A Monster Calls by Patrick Ness

I first came across this book a few months ago, seeing only the cover and a short synopsis, and I instantly wanted to read it. I ordered it from my library, only to be informed a few weeks later that they couldn’t find. It was so new it wasn’t in any system anywhere. So I resigned myself to wait.

A couple of weeks ago, as I was putting through a few orders, the librarian asked me if I’d ever gotten my hands on the book. I told him I still hadn’t, and he offered to order it for me now that it was in the Minerva system. I jumped on his offer and only a week or so later, I had it in my possession. I was surprised by how hefty it was, but when I opened it I was pleasantly surprised to see that instead of normal pages, the publishers had printed this book on glossy photo paper that really made the illustrations look gorgeous. The book has some graphic on almost every page- pen and ink drawings clutter the margins, and sometimes an illustration takes up an entire two-page spread. It was an almost cinematic atmospheric trick.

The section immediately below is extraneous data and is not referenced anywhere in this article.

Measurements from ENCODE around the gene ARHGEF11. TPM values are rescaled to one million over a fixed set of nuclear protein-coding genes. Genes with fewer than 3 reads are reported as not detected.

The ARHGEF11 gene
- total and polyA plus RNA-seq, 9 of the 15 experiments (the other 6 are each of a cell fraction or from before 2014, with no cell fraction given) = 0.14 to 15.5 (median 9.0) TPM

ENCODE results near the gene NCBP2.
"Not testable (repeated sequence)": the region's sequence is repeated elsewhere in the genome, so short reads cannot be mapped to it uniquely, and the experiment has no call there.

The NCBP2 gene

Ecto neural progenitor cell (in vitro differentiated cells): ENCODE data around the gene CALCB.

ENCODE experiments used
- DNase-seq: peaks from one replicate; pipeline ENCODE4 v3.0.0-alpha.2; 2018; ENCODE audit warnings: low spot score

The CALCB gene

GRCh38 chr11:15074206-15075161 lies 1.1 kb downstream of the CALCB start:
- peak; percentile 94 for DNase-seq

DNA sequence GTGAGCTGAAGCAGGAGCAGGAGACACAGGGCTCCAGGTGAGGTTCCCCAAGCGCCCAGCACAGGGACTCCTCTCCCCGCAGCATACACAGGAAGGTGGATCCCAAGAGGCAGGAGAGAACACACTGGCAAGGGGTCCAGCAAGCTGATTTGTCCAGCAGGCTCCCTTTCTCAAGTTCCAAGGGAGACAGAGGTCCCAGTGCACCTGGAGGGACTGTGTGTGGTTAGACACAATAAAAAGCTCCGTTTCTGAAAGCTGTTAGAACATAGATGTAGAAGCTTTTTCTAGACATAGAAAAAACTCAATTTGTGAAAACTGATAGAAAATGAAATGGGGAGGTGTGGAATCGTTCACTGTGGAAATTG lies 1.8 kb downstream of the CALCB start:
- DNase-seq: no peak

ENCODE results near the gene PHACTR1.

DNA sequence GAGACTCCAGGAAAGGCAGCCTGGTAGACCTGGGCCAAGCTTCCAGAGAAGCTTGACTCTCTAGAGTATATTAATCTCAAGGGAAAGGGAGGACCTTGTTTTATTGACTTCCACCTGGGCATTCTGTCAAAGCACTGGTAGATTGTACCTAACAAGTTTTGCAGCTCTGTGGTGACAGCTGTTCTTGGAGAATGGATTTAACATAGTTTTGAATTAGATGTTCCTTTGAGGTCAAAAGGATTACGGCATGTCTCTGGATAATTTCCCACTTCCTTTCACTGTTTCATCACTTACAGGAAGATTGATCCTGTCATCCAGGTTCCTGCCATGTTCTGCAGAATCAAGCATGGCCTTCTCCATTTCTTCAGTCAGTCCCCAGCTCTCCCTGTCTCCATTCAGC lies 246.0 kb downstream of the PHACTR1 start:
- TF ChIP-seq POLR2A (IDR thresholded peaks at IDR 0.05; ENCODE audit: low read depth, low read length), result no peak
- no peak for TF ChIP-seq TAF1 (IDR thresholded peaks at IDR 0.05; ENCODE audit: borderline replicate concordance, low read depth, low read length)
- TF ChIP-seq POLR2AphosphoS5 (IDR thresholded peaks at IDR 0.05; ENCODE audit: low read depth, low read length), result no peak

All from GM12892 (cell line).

The main character of the book is thirteen year-old Conor, who wakes from his usual nightmare at seven minutes past midnight to find a monster at his window. As it turns out, Conor’s been expecting a monster, but not this strange, old one that seems to have grown from their yew tree. He finds it difficult to fear this thing when he’s seen so much worse. As it turns out, the monster doesn’t even seem particularly interested in eating him alive. Instead, it promises, it will return for three nights, and each night it will tell Conor a story of a time when it walked the earth before. When he’s told his three stories, he expect Conor to tell one to him- the truth.

Conor’s life is anything but easy as his mother seems to be suffering from an undefined cancer, his father lives in America with his other family, and he is bullied at school. On top of all this, every night when he goes to sleep he has the nightmare- one that involved darkness, screaming, falling, and a monster much scarier than the yew tree. Yet, it’s what happens at the end of this nightmare that the yew tree wants to hear about, and Conor is scared to death to tell him.

I found this book remarkable in it’s darkness and honesty. It’s an unusual telling of the story of a young child with an ill parent and circumstances he can’t control. The writing was both heavy and humorous, Conor both bold and frightened. It was a quick read, yet very provocative. I know I’ve posted this video before, but just watch it.

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Published in: on November 24, 2011 at 3:00 pm  Comments (1)  
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